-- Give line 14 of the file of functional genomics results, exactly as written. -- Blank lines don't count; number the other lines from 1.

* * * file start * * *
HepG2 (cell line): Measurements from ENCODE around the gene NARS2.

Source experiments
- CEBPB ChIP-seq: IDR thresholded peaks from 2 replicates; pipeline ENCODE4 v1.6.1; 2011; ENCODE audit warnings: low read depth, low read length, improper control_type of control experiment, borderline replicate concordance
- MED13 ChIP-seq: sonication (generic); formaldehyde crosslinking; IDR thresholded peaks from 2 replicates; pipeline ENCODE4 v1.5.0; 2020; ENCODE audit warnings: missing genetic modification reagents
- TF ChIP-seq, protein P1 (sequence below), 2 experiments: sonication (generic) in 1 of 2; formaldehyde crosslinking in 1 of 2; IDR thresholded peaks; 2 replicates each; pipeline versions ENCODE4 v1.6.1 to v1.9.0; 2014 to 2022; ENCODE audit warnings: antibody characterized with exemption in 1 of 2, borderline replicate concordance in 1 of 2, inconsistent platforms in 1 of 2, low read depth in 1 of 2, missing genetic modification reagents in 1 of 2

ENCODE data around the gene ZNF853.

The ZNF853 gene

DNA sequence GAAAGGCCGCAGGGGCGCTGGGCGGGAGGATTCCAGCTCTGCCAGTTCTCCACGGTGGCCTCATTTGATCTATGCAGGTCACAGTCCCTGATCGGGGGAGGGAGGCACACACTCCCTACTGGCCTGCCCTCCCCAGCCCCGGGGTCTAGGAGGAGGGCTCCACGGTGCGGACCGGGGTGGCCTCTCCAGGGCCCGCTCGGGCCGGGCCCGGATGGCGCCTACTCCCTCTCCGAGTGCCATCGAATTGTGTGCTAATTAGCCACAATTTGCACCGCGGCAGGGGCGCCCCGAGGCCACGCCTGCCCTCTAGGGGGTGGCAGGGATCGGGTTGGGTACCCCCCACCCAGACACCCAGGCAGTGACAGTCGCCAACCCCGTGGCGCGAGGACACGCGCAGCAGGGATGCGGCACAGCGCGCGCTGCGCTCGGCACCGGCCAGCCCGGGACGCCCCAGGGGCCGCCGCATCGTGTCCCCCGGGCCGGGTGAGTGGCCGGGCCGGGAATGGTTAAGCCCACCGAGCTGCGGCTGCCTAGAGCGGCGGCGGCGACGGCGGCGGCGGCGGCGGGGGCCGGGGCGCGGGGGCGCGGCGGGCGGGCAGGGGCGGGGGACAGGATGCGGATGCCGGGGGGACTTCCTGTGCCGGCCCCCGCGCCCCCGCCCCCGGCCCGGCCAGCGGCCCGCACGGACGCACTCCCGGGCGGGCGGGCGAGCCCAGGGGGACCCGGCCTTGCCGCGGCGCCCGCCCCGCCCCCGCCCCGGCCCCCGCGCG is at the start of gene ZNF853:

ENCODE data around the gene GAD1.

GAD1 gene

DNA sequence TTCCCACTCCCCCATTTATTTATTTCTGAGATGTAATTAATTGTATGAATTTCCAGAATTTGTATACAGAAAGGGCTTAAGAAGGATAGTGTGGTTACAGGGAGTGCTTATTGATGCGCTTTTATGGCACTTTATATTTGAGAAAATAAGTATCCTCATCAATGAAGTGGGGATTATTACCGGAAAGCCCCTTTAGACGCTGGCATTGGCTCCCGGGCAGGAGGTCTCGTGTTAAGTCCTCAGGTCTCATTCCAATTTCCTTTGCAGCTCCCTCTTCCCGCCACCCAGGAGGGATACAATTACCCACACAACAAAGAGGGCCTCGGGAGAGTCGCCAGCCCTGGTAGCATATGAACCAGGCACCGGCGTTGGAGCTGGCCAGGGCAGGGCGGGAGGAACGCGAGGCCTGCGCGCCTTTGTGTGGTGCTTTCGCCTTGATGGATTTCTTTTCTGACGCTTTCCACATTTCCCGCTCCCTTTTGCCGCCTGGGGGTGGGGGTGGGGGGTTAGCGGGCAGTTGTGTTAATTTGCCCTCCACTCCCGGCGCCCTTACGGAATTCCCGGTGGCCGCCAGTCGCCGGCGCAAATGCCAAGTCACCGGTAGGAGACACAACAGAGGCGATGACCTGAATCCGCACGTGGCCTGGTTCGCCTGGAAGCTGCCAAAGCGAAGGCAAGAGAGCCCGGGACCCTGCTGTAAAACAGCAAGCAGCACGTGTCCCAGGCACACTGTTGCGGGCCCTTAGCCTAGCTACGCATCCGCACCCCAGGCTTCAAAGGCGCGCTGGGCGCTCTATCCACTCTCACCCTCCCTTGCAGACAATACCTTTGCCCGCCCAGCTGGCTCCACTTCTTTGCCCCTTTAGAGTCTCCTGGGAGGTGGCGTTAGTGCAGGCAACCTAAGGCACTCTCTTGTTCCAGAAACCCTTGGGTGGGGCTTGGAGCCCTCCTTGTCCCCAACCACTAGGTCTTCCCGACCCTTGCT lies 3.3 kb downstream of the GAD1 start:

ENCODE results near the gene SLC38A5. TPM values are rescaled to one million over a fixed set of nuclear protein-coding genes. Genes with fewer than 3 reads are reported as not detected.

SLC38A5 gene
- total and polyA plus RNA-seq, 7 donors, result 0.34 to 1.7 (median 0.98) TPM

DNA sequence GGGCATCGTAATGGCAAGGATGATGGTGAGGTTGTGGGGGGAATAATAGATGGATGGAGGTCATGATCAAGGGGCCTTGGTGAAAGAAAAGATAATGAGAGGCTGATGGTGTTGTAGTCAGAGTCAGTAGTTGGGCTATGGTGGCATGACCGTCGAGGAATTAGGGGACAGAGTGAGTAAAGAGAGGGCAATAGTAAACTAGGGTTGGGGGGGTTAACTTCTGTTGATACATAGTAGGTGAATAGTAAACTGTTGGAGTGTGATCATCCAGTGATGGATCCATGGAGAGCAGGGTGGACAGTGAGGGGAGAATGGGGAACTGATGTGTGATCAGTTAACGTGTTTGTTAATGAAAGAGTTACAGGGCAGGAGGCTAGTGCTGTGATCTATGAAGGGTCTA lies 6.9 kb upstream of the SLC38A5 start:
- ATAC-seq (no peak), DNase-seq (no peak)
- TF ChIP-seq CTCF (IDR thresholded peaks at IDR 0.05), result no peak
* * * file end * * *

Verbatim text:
- total and polyA plus RNA-seq, 7 donors, result 0.34 to 1.7 (median 0.98) TPM